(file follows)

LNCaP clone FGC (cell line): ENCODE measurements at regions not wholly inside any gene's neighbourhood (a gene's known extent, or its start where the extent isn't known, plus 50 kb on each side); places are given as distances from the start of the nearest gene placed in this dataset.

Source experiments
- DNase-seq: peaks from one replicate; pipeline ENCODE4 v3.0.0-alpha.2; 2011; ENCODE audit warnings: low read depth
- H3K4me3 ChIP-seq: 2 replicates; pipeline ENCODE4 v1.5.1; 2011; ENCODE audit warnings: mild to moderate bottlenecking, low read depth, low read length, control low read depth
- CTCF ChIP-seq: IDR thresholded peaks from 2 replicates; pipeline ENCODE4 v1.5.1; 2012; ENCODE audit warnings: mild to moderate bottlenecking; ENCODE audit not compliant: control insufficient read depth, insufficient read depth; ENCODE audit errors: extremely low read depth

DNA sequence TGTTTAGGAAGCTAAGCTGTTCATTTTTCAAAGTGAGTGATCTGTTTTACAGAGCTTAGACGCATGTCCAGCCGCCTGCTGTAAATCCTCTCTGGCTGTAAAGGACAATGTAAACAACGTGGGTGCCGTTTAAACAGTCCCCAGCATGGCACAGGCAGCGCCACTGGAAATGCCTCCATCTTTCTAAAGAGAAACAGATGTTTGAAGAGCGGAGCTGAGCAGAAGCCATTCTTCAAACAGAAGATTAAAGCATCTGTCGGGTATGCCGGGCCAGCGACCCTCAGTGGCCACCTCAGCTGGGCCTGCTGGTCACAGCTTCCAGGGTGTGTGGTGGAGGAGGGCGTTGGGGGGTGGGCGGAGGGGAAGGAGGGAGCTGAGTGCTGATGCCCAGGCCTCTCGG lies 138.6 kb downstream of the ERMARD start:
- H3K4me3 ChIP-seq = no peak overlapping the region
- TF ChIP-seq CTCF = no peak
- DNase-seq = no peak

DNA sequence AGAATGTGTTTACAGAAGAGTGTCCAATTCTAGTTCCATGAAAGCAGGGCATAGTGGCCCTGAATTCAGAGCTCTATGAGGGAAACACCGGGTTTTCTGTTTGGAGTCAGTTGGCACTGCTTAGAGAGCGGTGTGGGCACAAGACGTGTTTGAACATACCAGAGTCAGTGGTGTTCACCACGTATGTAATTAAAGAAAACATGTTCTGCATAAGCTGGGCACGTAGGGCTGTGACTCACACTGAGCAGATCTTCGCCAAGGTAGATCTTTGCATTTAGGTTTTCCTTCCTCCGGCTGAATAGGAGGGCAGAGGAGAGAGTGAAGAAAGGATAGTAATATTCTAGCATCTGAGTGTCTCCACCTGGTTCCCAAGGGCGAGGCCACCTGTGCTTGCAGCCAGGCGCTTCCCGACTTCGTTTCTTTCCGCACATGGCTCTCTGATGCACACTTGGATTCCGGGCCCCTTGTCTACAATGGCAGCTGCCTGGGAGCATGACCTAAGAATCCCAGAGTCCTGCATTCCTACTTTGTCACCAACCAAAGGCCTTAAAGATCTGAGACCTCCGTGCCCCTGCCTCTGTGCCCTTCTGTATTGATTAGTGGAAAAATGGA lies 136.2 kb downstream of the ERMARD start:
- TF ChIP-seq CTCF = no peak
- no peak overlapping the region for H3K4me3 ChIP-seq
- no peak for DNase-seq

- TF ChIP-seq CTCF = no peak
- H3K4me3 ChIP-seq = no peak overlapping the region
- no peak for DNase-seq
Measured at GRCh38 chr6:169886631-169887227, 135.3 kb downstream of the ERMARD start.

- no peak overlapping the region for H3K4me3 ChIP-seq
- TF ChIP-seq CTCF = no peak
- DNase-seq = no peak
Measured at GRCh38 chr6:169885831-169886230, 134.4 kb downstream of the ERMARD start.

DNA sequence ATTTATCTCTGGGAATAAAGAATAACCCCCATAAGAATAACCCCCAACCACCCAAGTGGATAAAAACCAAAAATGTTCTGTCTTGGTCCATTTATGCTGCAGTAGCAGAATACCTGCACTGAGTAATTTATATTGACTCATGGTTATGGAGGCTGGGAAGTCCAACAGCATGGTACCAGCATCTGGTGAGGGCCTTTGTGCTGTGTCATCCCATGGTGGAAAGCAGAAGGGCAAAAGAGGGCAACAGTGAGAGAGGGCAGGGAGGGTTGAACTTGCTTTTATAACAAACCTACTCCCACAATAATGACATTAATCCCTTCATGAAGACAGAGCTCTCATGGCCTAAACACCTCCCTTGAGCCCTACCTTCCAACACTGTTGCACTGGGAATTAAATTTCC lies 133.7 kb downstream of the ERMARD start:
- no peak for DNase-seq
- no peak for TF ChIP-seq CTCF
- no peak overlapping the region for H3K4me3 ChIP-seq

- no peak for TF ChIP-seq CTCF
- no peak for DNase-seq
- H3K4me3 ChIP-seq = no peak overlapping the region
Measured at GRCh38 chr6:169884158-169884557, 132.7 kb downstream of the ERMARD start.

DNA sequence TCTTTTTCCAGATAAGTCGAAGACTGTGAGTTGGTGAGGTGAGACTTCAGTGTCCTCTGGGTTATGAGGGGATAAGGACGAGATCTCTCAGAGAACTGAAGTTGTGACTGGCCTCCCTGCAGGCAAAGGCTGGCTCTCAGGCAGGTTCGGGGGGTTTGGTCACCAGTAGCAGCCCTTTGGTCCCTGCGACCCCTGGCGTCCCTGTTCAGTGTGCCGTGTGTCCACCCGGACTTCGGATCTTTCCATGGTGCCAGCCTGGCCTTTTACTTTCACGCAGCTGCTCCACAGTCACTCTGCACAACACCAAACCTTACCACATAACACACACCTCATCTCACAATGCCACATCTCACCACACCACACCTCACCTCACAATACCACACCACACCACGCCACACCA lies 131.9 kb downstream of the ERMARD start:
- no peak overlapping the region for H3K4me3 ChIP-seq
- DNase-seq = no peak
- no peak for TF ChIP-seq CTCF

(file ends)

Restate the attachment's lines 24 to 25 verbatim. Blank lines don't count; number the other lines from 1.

- no peak for TF ChIP-seq CTCF
- no peak overlapping the region for H3K4me3 ChIP-seq